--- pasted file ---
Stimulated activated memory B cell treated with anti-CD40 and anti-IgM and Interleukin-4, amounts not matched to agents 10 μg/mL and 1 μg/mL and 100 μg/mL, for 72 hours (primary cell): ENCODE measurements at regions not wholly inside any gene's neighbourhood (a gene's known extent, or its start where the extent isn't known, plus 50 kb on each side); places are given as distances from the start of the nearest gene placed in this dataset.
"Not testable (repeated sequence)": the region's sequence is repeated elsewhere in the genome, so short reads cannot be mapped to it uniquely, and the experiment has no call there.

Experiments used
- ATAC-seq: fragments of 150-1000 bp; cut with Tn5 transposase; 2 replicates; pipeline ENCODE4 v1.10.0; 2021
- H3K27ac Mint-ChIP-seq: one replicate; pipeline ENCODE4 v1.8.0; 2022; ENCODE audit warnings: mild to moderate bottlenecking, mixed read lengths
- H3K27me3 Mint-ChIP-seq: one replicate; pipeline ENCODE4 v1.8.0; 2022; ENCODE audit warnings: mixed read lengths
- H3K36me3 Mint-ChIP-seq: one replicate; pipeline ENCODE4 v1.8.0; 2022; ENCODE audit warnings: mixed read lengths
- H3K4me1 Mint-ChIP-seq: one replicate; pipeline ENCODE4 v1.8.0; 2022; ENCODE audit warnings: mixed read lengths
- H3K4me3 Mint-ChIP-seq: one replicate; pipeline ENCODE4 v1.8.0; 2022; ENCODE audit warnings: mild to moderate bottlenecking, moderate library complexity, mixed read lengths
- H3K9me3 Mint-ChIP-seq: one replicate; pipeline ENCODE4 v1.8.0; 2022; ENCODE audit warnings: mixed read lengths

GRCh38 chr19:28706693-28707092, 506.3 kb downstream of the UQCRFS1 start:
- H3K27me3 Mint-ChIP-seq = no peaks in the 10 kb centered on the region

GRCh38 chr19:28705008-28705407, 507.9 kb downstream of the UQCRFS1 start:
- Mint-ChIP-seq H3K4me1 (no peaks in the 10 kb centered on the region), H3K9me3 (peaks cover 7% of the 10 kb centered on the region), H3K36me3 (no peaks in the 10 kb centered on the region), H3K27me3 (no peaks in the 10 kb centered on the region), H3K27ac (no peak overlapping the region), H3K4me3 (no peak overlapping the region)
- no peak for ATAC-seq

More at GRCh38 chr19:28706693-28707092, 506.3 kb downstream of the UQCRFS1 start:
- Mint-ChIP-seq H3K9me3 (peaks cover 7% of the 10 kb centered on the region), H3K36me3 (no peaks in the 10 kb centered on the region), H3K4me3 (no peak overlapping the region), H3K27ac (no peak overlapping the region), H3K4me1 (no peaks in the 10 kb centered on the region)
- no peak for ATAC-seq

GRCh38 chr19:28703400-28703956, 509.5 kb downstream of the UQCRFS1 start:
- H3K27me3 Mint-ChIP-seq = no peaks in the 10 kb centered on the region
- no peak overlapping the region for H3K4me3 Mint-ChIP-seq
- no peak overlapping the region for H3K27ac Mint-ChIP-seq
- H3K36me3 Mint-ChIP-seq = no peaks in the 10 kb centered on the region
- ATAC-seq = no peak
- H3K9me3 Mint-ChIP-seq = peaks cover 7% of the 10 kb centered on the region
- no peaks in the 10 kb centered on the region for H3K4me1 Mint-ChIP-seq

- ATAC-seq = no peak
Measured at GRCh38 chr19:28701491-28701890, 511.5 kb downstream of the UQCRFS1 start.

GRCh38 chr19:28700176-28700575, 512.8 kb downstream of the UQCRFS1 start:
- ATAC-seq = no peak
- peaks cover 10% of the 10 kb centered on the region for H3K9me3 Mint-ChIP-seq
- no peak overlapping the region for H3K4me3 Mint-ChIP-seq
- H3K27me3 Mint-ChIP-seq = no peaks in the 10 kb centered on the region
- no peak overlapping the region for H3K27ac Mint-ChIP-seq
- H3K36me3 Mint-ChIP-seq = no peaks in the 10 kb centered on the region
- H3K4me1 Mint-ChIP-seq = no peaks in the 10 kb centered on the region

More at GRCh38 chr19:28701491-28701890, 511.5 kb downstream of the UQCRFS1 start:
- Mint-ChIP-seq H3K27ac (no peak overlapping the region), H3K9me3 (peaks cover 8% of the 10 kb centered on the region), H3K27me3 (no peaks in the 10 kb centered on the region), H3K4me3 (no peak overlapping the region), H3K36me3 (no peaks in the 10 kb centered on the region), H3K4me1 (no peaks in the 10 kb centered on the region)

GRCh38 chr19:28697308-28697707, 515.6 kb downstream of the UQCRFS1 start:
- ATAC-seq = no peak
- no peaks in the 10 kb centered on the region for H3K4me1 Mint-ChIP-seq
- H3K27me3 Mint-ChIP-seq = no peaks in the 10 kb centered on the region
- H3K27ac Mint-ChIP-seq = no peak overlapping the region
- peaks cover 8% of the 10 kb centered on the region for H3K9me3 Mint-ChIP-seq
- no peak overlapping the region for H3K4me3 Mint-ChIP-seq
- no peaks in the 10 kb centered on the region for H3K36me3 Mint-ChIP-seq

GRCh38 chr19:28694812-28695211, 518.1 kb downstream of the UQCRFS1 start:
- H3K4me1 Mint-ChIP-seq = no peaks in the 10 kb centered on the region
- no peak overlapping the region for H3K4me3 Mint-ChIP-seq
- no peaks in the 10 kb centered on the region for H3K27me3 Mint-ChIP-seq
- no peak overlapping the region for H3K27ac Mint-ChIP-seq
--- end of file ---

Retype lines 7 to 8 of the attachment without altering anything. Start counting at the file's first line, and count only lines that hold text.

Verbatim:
- H3K36me3 Mint-ChIP-seq: one replicate; pipeline ENCODE4 v1.8.0; 2022; ENCODE audit warnings: mixed read lengths
- H3K4me1 Mint-ChIP-seq: one replicate; pipeline ENCODE4 v1.8.0; 2022; ENCODE audit warnings: mixed read lengths